Jim Thompson House
Jim Thompson was an American who settled in Thailand after the end of the Second World War. He devoted himself to revitalizing a cottage industry of hand-woven silk, which was dying out.
His house was built from parts of six antique Thai houses which had been dismantled and brought to Bangkok.
Jim Thompson located a group of Muslim weavers in the Bangkok neighborhood of Bangkrua and provided hitherto unavailable color-fast dyes, standardized looms, and technical assistance to those interested in weaving on a piece-work basis.
His endeavour showed a profit from its first year of operation. Thompson's determination to keep his company cottage-based was significant for the women who made up the bulk of his work force.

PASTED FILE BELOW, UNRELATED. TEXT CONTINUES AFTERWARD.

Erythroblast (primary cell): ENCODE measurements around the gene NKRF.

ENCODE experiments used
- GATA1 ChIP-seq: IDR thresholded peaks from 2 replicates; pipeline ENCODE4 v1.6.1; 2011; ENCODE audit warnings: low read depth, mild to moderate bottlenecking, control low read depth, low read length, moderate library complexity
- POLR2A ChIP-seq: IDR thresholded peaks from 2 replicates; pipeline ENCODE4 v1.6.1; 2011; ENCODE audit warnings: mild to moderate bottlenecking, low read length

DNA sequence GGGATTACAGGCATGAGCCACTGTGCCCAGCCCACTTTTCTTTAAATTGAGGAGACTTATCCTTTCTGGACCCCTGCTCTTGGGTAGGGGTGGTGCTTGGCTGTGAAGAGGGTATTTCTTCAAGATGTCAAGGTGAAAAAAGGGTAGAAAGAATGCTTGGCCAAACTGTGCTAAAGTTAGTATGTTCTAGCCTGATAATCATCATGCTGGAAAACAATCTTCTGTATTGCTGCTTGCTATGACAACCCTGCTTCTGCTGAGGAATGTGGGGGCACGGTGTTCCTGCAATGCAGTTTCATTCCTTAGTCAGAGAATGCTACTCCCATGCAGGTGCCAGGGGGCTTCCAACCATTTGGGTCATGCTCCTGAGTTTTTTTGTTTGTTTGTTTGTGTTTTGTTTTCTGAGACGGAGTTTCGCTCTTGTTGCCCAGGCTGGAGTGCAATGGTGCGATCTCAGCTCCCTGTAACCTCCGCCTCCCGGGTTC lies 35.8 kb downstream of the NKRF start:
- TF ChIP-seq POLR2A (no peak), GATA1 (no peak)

In 1958 he began what was to be the pinnacle of his architectural achievement, a new home to showcase his art collection. Formed from parts of six antique Thai houses, his home sits on a canal across from Bangkrua, where his weavers were then located. Most of the 19th century houses were dismantled and moved from Ayutthaya, but the largest - a weaver's house, now the living room - came from Bangkrua.
During Easter 1967, Jim Thompson disappeared while on holiday in the Cameron Highlands of Malaysia. An extensive and extended search failed to reveal any clues about his disappearance.